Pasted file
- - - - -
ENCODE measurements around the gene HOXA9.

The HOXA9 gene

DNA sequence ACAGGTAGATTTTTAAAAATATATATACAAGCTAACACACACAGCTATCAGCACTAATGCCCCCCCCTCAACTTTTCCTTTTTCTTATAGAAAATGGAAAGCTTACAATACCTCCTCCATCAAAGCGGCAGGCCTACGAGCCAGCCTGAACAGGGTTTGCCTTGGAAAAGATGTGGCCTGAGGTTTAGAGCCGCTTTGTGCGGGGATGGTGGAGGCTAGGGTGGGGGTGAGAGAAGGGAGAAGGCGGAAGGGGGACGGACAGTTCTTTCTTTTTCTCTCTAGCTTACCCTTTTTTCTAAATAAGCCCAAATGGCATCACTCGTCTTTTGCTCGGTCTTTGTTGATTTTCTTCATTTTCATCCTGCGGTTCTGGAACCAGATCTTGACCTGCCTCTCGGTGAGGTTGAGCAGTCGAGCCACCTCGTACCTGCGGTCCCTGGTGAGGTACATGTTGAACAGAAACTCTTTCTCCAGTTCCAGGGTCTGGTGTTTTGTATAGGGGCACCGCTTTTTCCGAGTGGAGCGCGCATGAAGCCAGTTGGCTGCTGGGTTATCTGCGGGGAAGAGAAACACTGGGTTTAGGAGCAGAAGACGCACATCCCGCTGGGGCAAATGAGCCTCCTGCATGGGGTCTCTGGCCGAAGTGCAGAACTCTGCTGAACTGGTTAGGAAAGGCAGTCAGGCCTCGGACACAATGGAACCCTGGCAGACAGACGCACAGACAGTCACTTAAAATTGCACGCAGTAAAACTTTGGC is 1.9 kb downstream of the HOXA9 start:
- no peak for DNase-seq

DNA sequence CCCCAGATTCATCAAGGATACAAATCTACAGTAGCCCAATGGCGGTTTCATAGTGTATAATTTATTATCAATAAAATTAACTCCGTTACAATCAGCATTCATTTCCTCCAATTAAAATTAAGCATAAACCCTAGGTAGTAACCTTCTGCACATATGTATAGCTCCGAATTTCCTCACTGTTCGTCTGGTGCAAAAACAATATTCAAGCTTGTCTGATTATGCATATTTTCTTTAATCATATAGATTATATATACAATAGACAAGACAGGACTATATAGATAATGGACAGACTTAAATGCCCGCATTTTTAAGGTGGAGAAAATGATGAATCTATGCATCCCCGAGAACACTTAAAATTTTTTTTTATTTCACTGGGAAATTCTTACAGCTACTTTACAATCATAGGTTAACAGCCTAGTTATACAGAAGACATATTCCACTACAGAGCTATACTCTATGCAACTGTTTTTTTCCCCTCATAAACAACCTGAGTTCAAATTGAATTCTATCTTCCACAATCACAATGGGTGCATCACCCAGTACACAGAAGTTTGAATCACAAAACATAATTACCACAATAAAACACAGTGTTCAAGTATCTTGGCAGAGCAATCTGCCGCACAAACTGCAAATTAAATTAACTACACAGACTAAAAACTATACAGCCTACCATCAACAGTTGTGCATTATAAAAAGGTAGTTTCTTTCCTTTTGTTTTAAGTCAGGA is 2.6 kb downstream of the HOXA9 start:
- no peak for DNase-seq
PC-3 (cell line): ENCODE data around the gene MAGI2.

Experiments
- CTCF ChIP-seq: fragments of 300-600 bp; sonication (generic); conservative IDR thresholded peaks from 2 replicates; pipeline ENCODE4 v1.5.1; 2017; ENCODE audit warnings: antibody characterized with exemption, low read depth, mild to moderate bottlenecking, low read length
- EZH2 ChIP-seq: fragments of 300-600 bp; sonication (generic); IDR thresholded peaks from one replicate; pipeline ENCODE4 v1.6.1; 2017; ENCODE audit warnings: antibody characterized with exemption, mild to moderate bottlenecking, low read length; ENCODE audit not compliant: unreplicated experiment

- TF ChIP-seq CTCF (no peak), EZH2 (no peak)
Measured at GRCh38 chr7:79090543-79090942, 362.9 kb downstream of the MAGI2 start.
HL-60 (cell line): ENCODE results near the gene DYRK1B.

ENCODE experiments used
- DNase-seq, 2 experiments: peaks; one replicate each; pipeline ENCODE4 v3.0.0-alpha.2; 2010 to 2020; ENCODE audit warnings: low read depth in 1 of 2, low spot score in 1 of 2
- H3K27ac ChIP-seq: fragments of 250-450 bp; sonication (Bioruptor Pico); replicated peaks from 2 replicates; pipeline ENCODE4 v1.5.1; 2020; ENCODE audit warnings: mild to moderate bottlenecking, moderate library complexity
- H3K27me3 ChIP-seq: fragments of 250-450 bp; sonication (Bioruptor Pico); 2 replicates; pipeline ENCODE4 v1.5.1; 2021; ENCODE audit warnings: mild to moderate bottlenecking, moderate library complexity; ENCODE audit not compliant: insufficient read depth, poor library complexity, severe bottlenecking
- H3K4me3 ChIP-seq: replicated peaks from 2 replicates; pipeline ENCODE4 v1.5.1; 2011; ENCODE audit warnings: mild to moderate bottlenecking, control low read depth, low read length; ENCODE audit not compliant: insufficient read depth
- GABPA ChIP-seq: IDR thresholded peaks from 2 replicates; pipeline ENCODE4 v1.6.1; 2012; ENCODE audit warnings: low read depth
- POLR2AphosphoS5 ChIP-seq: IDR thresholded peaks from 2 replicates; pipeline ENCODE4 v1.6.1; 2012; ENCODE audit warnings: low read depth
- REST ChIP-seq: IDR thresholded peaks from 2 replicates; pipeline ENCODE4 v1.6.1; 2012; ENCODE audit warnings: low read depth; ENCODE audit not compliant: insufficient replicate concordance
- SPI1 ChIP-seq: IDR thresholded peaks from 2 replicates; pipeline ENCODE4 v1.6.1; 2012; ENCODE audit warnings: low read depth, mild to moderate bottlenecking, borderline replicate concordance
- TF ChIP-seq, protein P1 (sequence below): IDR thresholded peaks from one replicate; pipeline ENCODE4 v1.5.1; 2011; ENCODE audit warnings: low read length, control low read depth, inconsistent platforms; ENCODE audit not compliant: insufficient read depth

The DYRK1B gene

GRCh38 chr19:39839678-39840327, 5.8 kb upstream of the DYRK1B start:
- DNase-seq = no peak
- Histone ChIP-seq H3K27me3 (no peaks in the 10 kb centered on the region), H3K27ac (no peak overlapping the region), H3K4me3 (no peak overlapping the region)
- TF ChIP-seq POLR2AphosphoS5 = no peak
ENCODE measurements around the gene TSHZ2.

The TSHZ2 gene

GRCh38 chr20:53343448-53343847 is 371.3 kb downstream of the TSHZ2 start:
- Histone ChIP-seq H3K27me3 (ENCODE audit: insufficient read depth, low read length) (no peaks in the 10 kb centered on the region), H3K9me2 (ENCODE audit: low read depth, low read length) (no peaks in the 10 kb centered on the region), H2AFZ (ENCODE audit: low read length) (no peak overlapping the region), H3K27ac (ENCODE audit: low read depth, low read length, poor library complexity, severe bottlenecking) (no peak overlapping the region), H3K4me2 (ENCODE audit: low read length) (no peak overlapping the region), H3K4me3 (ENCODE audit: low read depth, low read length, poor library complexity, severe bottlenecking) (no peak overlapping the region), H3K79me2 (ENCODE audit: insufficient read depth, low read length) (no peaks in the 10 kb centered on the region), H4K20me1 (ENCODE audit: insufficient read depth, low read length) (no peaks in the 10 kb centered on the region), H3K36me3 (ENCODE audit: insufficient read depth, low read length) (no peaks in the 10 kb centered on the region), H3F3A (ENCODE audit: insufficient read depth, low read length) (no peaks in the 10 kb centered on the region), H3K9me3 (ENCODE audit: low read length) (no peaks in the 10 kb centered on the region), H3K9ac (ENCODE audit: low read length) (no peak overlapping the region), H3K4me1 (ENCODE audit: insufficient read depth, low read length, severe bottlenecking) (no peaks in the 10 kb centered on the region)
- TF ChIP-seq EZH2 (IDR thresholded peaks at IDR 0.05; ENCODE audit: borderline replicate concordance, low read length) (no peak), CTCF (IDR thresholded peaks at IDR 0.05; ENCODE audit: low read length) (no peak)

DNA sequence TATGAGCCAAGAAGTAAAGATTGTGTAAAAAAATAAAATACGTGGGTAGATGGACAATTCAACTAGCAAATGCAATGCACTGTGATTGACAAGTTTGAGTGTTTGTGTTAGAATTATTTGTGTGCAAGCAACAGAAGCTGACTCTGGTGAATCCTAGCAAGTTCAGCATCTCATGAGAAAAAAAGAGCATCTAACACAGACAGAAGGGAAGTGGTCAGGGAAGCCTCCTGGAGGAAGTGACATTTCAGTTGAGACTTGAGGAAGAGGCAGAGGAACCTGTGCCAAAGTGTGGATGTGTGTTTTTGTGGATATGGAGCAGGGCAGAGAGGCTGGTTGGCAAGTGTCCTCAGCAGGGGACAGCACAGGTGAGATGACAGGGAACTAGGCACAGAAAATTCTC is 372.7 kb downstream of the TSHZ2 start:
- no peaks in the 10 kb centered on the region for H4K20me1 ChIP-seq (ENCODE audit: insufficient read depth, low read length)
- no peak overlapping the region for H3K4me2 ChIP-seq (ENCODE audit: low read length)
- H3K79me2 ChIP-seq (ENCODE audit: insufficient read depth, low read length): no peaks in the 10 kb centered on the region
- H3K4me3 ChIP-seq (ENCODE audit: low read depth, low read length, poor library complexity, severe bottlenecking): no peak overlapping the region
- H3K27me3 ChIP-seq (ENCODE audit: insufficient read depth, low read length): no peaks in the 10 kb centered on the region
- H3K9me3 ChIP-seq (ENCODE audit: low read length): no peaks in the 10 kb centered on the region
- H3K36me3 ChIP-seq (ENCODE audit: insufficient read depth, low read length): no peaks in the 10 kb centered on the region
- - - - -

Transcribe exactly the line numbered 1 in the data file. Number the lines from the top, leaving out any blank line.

ENCODE measurements around the gene HOXA9.